He's talking about a real-time mesh. So the high-poly mesh is created in your sculpting app, either by way of a base mesh built in your modeling app or directly in your sculpting app, that is then exported back into your modeling app where a real-time mesh is built around it... this tends to lend better control when a poly limit is present, and also when retopologising directly in triangles. It also allows for better control of silhouette as your polys aren't snapping directly to the high-res mesh, as you have a lot less polys to hold the forms.
I am not an expert, but doesn't the workflow normally go the other way? That is create the low poly mesh in maya or zbrush, then subd to a bazillion polys in the sculpting app, then generate the normal map of the high poly sculpt, and then send the normal maps (and the base 0 mesh if you created it in the sculpting app) back to maya?
I have also seen where the sculpt program is used to down rez, by hand painting polys onto the high poly mesh, but I don't recall seeing anything about down rezzing a high poly sculpt inside maya.
But I am not a sculpt modeler so I apologize if I am speaking out of my butt.
I suppose you could just build off the cartoon dog, but like Jay said, it is much harder than meets the eye. I was thinking the dog in a newer tutorial would include using maya fur.
@Rhetoric Camel: For your dog walk in the park yes For dog modeling you should be able to build quite well on the techniques in the cartoon dog or the quadrupeds modeling, https://simplymaya.com/autodesk-maya-...=152&sub_cat=1 I'm not much of a modeler but either adding resolution to build a high res mesh from the cartoon dog or sculpting out muscle definition and bump mapping based on the quadruped should give you that just base it on your own dog refs.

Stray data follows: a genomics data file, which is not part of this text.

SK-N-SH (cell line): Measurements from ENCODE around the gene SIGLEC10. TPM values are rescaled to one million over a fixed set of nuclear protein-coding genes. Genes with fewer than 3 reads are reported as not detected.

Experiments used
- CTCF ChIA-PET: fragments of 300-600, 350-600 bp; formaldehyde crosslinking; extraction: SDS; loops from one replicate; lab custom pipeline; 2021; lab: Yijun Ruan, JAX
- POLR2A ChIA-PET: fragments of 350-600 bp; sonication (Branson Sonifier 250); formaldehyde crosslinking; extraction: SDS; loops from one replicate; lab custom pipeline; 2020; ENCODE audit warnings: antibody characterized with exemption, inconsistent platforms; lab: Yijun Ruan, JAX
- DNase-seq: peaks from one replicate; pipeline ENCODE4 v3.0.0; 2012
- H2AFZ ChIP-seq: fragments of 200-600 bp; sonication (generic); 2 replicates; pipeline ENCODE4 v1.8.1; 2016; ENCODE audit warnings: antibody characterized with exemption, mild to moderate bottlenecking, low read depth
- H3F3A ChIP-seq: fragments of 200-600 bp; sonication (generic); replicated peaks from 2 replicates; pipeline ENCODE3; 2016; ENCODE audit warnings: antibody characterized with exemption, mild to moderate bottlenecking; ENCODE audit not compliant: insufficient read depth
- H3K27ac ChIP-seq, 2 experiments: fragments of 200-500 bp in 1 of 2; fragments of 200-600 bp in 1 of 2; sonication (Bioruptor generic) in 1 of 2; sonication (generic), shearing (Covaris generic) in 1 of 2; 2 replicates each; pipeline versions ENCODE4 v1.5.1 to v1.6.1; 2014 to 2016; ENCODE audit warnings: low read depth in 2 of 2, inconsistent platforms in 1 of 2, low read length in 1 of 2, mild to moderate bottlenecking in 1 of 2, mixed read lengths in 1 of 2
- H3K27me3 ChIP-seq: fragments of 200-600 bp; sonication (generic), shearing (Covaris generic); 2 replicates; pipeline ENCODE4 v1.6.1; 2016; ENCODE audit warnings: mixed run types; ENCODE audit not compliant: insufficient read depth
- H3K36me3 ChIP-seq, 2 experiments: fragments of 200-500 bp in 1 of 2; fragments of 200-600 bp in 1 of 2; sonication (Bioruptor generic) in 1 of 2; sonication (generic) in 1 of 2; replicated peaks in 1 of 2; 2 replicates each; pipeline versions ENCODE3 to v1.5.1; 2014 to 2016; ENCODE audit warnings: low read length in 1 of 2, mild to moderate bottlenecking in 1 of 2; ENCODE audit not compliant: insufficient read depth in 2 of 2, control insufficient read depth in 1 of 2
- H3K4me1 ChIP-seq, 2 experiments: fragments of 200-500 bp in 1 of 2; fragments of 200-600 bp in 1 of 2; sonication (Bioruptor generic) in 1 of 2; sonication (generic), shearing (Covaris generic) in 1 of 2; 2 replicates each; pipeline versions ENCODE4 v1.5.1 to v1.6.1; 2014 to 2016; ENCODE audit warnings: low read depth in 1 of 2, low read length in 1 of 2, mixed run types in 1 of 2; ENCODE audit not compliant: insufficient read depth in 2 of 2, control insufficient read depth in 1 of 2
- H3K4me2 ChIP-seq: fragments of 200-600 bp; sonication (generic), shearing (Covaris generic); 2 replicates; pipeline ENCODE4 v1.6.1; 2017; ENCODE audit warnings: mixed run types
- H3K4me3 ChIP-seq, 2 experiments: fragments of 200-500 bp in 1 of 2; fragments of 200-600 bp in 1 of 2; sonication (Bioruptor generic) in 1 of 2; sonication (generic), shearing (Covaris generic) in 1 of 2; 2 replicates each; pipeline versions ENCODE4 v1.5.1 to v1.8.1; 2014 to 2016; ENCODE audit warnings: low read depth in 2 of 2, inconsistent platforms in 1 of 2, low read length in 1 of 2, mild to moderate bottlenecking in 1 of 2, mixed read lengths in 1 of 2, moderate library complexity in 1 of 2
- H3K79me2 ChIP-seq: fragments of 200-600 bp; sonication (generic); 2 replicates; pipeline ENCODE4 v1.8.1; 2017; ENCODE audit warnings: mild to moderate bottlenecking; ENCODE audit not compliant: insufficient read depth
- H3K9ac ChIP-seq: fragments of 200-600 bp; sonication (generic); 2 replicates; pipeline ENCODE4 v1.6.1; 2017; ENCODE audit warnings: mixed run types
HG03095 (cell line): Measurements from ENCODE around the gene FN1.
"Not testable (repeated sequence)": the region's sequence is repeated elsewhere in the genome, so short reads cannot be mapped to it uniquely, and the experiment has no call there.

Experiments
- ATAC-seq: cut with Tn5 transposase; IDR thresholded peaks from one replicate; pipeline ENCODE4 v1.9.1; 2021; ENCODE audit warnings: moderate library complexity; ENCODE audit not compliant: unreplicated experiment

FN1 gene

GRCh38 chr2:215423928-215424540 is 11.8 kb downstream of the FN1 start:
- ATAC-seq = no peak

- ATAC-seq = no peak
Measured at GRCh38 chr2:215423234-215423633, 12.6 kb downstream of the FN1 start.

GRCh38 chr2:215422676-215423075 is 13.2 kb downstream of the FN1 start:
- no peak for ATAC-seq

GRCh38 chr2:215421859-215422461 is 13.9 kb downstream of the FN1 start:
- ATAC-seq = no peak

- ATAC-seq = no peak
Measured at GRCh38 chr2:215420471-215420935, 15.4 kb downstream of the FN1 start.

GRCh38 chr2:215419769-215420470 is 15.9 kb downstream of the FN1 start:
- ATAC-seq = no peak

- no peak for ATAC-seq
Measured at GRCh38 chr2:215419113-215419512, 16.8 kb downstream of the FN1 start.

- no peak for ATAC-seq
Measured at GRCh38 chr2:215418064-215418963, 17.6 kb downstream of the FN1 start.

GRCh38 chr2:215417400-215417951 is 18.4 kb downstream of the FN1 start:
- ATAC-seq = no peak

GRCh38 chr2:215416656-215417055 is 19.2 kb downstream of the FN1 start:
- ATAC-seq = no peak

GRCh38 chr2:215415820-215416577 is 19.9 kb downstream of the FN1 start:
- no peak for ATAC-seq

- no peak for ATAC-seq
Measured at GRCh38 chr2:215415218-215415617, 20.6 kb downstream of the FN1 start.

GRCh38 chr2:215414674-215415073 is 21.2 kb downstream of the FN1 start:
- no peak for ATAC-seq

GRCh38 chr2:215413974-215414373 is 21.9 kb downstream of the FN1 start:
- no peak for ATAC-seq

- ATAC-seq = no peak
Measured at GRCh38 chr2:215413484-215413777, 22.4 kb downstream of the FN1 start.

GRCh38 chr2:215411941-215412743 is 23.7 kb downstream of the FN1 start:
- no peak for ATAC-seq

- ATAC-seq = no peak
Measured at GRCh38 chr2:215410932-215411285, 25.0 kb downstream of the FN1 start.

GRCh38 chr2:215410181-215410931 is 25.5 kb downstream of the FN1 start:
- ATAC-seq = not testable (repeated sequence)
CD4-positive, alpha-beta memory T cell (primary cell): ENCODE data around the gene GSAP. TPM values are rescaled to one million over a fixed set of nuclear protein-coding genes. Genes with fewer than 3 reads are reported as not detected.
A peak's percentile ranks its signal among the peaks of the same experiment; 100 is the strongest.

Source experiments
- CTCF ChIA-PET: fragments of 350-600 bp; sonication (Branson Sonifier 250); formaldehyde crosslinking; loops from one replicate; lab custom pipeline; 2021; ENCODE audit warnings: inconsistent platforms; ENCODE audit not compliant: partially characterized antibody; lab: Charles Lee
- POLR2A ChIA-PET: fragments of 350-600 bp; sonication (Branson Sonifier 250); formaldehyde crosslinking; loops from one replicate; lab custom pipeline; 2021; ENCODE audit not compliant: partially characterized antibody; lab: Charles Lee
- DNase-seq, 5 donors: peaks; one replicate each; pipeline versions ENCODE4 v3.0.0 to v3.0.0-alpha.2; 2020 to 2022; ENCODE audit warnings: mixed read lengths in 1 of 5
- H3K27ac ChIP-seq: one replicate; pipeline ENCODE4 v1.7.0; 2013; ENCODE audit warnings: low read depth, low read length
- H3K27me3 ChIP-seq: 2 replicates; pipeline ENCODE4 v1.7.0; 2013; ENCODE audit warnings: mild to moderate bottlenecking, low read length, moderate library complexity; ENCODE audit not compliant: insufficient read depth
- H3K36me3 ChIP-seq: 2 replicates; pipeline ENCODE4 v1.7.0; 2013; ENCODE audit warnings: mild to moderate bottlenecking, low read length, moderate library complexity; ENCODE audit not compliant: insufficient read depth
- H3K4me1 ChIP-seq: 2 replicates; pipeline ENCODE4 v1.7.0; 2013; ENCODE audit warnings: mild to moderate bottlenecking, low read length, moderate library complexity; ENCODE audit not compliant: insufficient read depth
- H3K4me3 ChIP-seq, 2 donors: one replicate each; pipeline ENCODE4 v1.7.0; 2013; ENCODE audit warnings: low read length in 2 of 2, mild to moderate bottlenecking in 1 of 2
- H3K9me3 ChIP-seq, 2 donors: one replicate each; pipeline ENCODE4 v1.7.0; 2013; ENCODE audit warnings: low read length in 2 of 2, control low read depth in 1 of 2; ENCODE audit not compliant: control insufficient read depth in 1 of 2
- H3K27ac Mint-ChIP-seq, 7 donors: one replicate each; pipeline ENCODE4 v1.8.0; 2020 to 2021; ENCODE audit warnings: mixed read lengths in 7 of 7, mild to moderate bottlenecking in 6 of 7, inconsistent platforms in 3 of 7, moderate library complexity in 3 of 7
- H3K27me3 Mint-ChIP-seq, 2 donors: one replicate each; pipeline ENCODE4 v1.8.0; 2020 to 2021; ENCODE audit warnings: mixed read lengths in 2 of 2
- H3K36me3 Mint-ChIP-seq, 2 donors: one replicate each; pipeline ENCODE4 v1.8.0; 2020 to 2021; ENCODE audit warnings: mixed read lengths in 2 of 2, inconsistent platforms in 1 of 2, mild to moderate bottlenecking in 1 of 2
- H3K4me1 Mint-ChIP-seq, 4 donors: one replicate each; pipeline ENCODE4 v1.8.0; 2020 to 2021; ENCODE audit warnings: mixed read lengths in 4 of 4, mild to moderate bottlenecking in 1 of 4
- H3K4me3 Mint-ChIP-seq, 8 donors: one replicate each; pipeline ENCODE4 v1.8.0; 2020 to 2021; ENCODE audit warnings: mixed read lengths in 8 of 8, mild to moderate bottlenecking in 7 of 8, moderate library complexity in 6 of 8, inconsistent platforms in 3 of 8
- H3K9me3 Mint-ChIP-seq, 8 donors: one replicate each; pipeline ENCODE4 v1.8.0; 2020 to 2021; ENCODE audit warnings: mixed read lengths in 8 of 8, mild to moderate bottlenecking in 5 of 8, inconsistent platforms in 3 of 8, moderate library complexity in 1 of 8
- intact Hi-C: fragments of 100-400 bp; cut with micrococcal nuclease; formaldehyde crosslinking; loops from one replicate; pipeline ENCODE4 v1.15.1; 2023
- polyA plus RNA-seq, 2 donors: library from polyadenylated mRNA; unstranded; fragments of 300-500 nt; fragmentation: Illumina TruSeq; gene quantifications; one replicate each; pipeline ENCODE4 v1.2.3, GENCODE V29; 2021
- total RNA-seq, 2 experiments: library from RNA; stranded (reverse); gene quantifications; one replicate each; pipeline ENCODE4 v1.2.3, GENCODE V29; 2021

For lighting content we'll have lots I love this field and it's not well covered. We'll do mental ray both for specific shaders and indirect illumination, we'll do interior lighting with direct illumination and physical sun and sky plus exterior illumination. I'm actually building a scene now to use it's based on a park around the corner from my house so you should like it. Hopefully I'll get some water in as well and both day and night time lighting. It's gonna take a while though, end of january probably so might work with the dog walk timing.
See those are the things I wasn't even thinking, things like the tearducts and so on. It would be a great tutorial, even if it wasn't a household dog, it could be a wolf instead. Pretty close to the same thing, and who wouldn't enjoy modeling a realistic wolf?
lol rock on!! I like the sound of that too
Rhetoric camel:Thats kind of interesting doing the more realistic dog model. I actually found theres mored to the dog anatomy than first meets the eye. The eyes area is quite interesting around the lacrimal (tearducts) have a look. I did a few hero dogs and tons of blendshapes on Marmaduke earlier in the year and last year and I tell you it was not an easy job to do...anyway its a good idea for a tute.
I've been to Jay's page, must have missed the talking CG dog, have to look again.
Dog's are really tricky to draw as well, you're absolutely right Jay abot the anatomy, I have problems as soon as I try to make something different than Pluto. You should have a look at Jay's showreel on his site Rhetoric Camel, he's got a really interesting shot of a talking CG dog in it.
For tut it sounds great then, I look forward to watching you go back and remake all those blendshapes Jay
That was one of the ideas I couldn't think of, thanks for reminding me and posting it dave! It would be great to take a 1 minute video or something and using maya tracking/maya live to incorporate 3d models and/or fx into the video. I've been dying to know how to do this realistically too, would love to incorporate a model or two that I have into some video I have and make it look like that little CG character is really talking to a real person.
Just a idea
A lot of people have access to cam corders, putting special effect with them.....dave